I went to Copenhagen on vacation not too long ago and while walking around the city it was difficult not to interact with its waterways. I found canals lined with houseboats in the residential neighborhoods. A working harbor with tugboats, ferries, and naval yard. A social scene of boaters in everything from simple kayaks to million dollar yachts. I was surprised to find public swimming pools floating in the harbor packed with sunbathers and swimmers, underwater parking garages, movable pedestrian bridges, a boardwalk that floated high above the harbor at some points and low enough to dip your toes in the water at others, even boardwalk follies that challenged any sensible notion of accessibility or safety. My son and I even encountered a “rave” along the water’s edge one evening that included public drinking, dancing, and loud music culminating with jumping off the street bridge into the harbor. I would not condone such behavior in Philadelphia nor would I suggest these design elements need to be duplicated in our waterways. (I agree with Stephen Perzan’s desire, as expressed in a previous DAGspace, not to copycat other waterfronts.) I did realize when I returned to walk the Schuylkill Banks that the Danes had a much more visceral relationship with water than we do in Philadelphia. And I asked myself why can’t we have that same connection?
I am familiar with, and applaud, all the great things happening along our two rivers. The large scale planning along the Delaware River that aims to reintegrate the river and its abandoned edge back into the adjacent neighborhoods. As well as the repurposing of the Delaware’s piers for a host of functions that will reintroduce us residents to this big river. While on the other side of Center City, many residents are familiar with the smaller Schuylkill Banks, the sliver of park between the CSX train tracks and the Schuylkill River that links Fairmount Park with the western edge of Center City and will extend eventually to Bartram’s Garden and hopefully beyond. It is a trail that at times seems as heavily used as the Schuylkill Expressway.
I enjoy time spent running and biking on the Schuylkill Banks trail. It offers great views of the river and provides me with easy access to the larger park beyond. But I have been thinking, too. I read both “The Tidal Schuylkill River Master Plan” (2003) and “The Lower Schuylkill River Master Plan” (2013) and recognize that they admit that the river itself is important to the vision of future development along this section of the river. I know enough to admire the Philadelphia Water Department’s storm water initiatives to appreciate how the Schuylkill River works as a tidal river in the greater watershed of the region. I have also read what Beth Kephart has written about the Schuylkill River and its ever changing character through its long history and its relationship with Philadelphia.
But I still think we are missing an opportunity to look at Schuylkill Banks and the river itself in a different light.
I am suggesting that we imagine Schuylkill Banks as an “urban tidal river eco-system.. What do I mean by an ‘urban tidal river eco-system’?
Right now Schuylkill Banks seems like an elaborate infrastructure project, with bulkheads, trails, stairs, ramps, and boardwalks designed to move people from one place to another. And it is an impressive one! But still, its relationship to the river seems more like a burden than a benefit. And precedent suggests the future trails and arrangements for accessibility will follow similar patterns. I suggest that we should be asking how can we develop simultaneously a stronger relationship with the Schuylkill River that both enhances the river’s attributes (improved flood capacity, rehabilitated river edge, enhanced water quality, increased water and land wildlife habitats . . . etc) as well as increases our understanding of the river-through place making that engages the river’s edge in diverse ways.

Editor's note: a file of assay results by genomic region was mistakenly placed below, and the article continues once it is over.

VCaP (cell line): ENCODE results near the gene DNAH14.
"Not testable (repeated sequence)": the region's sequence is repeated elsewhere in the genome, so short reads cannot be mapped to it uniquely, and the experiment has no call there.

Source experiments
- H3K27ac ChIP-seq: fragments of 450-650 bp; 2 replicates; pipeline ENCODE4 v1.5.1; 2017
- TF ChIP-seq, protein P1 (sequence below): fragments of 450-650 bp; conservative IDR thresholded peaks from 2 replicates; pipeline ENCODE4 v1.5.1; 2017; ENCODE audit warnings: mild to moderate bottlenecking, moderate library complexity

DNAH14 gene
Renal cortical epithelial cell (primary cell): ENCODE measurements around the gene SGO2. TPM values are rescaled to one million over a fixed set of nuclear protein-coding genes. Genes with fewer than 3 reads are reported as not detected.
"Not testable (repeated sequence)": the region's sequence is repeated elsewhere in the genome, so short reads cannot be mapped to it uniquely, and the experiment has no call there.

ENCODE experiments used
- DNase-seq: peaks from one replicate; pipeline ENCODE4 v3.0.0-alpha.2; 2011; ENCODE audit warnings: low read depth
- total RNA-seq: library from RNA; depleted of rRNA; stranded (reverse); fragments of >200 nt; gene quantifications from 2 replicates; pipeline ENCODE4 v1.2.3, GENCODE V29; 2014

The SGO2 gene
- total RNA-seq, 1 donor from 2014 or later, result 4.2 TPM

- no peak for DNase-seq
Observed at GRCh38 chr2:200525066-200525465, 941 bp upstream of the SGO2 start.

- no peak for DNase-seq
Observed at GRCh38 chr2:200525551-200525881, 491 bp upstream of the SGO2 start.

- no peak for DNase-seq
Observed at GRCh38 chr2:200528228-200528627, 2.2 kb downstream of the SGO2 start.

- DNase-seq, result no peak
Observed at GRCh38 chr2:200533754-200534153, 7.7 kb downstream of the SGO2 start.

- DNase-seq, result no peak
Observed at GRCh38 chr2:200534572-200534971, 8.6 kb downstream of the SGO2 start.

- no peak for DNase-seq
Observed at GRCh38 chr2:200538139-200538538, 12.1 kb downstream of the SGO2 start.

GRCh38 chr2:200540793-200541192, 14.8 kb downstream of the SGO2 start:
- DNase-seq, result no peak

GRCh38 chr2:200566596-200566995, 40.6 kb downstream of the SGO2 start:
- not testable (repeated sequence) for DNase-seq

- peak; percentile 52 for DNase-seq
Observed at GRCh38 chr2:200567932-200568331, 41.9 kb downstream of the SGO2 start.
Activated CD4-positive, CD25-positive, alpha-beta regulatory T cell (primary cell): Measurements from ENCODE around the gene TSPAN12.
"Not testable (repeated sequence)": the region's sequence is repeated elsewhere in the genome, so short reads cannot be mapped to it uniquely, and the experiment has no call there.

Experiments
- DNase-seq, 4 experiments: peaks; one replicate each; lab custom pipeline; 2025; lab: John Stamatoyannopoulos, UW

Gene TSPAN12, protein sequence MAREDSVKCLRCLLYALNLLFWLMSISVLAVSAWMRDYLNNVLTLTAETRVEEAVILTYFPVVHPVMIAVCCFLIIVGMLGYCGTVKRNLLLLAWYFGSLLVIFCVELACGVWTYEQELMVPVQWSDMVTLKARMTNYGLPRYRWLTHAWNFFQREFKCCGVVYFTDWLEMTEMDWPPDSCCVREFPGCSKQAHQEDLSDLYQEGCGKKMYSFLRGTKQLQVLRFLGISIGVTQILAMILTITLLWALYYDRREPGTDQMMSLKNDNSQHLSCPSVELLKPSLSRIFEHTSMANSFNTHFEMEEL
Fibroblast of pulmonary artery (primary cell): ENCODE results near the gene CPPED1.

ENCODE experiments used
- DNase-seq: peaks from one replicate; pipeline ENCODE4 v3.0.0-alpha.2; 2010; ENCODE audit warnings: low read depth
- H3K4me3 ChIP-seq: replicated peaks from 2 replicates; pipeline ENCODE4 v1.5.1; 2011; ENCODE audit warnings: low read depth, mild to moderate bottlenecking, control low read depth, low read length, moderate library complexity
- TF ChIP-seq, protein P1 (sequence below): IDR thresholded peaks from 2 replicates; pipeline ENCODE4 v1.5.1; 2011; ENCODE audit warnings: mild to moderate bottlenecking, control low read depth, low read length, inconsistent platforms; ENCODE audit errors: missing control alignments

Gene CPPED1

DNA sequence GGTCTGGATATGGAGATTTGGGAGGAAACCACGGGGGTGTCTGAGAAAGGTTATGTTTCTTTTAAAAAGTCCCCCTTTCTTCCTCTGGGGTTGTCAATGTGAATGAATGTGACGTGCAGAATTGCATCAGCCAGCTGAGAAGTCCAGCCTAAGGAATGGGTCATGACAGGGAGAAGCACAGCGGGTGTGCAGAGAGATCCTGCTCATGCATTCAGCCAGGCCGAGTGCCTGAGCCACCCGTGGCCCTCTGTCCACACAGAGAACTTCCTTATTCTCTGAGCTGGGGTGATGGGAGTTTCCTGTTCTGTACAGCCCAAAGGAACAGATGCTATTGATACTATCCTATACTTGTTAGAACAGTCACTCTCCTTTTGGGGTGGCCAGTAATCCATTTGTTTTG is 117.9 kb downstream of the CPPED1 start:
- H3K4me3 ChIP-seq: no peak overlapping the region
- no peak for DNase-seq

Don’t get me wrong. However difficult it has been building Schuylkill Banks from scratch, I imagine an urban tidal river ecosystem will be even more difficult. The river in this section is tricky with a fixed channel but a dynamic edge, which means that when it floods, huge sections of the Banks are covered with mud and debris and any physical infrastructure improvements are susceptible to damage. And how do you handle a natural eco-system that is both urban-designed, to be engaged by a host of people in a variety of ways, andartificially natural-designed, with a recognition of the fragile interdependence of the natural system.
Who is capable to do this? Well it happens that in a great city like Philadelphia we have the resources to do it ourselves:
The design of an “urban tidal river eco-system” that creates places for residents and visitors to interact with the Schuylkill River could be the differentiator that recognizes the unique conditions of Philadelphia.
Sean O'Rourke, AIA, is an architect at Bergmann Associates. He has lived, practiced, studied, and taught in Philadelphia since arriving here from college in 1984.
DAGspace is a monthly opinion column written by members of the Design Advocacy Group (DAG), with the goal of promoting good design by encouraging thoughtful public discussion of design matters. DAGspace is a forum for ideas, and the ideas expressed are those of the authors. The mission of the Design Advocacy Group is to provide an independent and informed public voice for design quality in the architecture and physical planning of the Philadelphia region.
DAG's monthly meetings are on the first Thursday of every month at 8am sharp, at the Center for Architecture (1218 Arch Street).